Mais les résultats doivent être attendus longtemps et il n'y a généralement pas de temps doxycycline prix L'autre cas, c'est que l'achat d'un ou d'un autre antibiotique dans une pharmacie classique nécessite des dépenses matérielles considérables et pas toutes les personnes ne peuvent acheter des produits pharmaceutiques aussi coûteux.
Appendix 6. Subcutaneous drug administration
Indications for use of subcutaneous route
The use of the subcutaneous route is indicated in those circumstances where the patient cannot take the medication orally or when the symptoms are not suffi ciently controlled by this route. In practice, the situations where the subcutaneous route is considered as a fi rst choice option are: uncontrolled nausea and vomiting, serious dysphagia, bowel occlusion syndrome that is not a surgical candidate, palliative sedation, unease, convulsions, and care in agony. Although not very frequent in daily practice, the situations that advise against the use of the subcutaneous route to administer drugs are anasarca, states of shock and severe coagulopathies.
Technique to use the subcutaneous route
The medication can be administered in two ways: in bolus or in continuous infusion using the de-vices (infusion pumps) that exist on the market. The latter are the best choice as the “bolus effect” is avoided and they permit the joint administration of mixtures of different drugs.
Infusion pumps can be elastomeric, mechanical or electronic depending on the mechanism
used. Many of them also permit the administration of drugs in bolus if required (due to break-through pain, for example).
• Infusion pump• Syringes• 25 G syringe driver type needle• Transparent dressing and adhesive strips• Saline solution or water for injection• Antiseptic solution (chlorhexidine, povidone-iodine)• Gloves
The procedure starts with the insertion of a 23-25 G metal needle syringe driver or a plastic
catheter into the subcutaneous cellular tissue and securing it with a transparent adhesive dressing that permits seeing the puncture area.
The most frequently used anatomic locations are the infraclavicular anterior thoracic area,
deltoideal area, the abdomen and the anteroexternal side of the thigh, avoiding areas with skin problems (fi gure 1).
It is advisable to periodically check the area where the syringe driver has been inserted to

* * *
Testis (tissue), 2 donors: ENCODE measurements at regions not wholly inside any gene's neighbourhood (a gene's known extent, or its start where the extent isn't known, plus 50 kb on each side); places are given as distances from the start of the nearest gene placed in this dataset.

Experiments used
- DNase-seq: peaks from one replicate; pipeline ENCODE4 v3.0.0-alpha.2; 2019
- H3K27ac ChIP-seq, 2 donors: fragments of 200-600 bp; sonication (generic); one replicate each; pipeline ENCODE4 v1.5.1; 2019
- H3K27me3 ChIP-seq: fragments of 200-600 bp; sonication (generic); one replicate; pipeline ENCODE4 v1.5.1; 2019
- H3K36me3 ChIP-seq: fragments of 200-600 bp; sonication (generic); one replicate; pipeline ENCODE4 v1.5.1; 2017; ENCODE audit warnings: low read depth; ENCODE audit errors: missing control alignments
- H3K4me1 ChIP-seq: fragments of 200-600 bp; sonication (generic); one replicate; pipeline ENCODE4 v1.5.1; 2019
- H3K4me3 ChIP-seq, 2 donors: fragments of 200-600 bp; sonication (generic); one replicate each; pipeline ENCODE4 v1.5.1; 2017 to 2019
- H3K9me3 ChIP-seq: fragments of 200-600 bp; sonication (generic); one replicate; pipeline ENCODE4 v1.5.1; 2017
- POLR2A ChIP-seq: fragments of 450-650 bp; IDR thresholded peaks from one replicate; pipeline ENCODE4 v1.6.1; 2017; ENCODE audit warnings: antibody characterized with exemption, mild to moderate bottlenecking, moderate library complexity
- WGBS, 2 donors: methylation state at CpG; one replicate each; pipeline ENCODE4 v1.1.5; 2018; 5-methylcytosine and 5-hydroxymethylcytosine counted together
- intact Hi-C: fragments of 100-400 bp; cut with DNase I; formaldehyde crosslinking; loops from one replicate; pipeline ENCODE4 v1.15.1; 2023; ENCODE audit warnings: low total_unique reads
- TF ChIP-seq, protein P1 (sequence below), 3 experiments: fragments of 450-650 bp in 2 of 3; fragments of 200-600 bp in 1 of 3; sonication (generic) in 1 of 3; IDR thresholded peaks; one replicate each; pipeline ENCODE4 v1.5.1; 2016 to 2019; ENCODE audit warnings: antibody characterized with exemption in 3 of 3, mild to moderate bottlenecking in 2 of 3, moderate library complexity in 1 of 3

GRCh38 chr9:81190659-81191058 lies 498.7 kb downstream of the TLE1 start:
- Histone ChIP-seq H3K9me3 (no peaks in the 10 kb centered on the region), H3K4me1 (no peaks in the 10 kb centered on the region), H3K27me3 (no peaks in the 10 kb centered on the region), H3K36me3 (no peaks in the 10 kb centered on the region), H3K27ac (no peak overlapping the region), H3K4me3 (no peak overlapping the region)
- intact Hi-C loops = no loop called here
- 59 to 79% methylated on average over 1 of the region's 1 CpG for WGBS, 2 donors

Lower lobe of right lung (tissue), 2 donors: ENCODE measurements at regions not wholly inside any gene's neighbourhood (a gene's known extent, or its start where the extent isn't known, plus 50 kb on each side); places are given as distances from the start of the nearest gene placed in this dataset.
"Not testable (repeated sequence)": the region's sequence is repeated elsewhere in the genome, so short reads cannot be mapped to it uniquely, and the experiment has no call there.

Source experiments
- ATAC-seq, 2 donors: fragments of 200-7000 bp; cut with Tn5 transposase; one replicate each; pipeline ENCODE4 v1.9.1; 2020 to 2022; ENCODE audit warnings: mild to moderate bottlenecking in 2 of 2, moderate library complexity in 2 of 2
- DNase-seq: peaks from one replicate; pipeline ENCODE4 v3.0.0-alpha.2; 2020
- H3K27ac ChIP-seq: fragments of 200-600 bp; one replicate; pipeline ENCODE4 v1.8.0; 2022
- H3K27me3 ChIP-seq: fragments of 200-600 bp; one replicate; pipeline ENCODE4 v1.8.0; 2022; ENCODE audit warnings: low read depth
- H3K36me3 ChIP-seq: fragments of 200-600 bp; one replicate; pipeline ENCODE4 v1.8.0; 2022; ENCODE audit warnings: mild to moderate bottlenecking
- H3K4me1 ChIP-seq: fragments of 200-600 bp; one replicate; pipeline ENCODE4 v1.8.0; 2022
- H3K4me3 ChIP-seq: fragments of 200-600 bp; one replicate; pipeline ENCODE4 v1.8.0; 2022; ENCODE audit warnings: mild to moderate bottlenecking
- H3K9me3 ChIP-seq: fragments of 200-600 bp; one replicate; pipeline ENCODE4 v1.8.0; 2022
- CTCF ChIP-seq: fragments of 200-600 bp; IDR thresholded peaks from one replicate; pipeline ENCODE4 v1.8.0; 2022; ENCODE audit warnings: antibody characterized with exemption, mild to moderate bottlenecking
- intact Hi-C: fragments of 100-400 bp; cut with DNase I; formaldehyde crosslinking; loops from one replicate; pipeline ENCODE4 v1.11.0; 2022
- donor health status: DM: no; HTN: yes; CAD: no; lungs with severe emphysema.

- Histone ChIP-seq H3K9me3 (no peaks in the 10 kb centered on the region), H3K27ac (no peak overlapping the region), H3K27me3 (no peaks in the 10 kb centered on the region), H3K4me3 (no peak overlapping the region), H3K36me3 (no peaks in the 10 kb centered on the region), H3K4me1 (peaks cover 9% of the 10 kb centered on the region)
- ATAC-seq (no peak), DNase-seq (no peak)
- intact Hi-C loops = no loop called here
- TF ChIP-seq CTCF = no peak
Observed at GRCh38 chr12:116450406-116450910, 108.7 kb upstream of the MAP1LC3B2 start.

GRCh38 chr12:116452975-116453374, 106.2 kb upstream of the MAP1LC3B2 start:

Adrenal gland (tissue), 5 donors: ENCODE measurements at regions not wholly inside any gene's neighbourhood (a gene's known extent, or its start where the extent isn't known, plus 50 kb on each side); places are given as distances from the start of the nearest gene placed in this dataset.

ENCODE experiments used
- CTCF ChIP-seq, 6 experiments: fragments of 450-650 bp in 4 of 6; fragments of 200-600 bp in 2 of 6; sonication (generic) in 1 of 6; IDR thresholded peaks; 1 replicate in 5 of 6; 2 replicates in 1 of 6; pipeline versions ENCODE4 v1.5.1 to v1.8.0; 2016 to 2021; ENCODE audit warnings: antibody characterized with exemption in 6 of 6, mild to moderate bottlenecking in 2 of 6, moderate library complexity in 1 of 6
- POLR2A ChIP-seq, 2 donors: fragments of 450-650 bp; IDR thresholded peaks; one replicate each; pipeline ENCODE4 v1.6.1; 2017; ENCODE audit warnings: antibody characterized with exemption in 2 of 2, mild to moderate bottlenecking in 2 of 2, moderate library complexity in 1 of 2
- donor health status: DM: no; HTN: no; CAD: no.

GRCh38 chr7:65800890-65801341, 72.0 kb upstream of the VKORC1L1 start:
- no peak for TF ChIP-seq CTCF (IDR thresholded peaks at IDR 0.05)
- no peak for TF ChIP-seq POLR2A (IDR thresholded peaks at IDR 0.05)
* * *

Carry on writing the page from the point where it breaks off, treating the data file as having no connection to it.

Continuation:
detect local problems (hardening or oedema, reddening, infection, haematoma) that may compro-mise the absorption of the medication or the accidental release of the syringe driver. The point of insertion of the syringe driver will be changed when local problems appear that may make absorp-tion diffi cult. The administration in bolus with volumes of more than 2 ml will be avoided as this is more painful and favours the appearance of hardening and erythema, above all in the case of repeated injections.
CLINICAL PRACTICE GUIDELINE FOR PALLIATIVE CARE
Figure 1. Recommended puncture areas for subcutaneous route
(modifi ed and reproduced with the permission of Fisterra http://www.fi sterra.com/mate-rial/tecnicas/parenteral/subcutanea.asp
Medication administered by subcutaneous route
Several drugs can be administered at the same time although their compatibility in one single device has not been well-established on many occasions.
Table 1. Most commonly used drugs by SC route in PC
Amp 1 ml 1% = 10 mg Amp 1 ml 2% = 20 mg Phial 20 ml 2% = 400 mg
Premortem death rattles, sialorrhoea, respiratory Amp 1ml = 20 mgsecretions, bowel obstruction
Nausea and vomiting due to opioids, vomiting in
Amp 1 ml = 0,05 mg Amp 1 ml = 0,1 mg Phial 5 ml = 1 mg
Other drugs that have been used by SC route are: bupivacaine, buprenorphine, calcitonin, ceftri-axone, clonazepam, scopolamine, fentanyl, furosemide, granisetron, hydromorphone, hydrozy-cine, ketamine, methadone and ondansetron, among others.
Infusers are devices especially designed to infuse the medication constantly and continuously. Its use permits the mixture of drugs and their simultaneous infusion by subcutaneous route. There are several types of infusers on the market: elastomeric (with ball mechanism), mechanical (with spring or syringe mechanism) and electronic (with peristaltic type mechanism). Many of them also permit the administration of drugs in bolus if required (due to appearance of breakthrough pain, for example).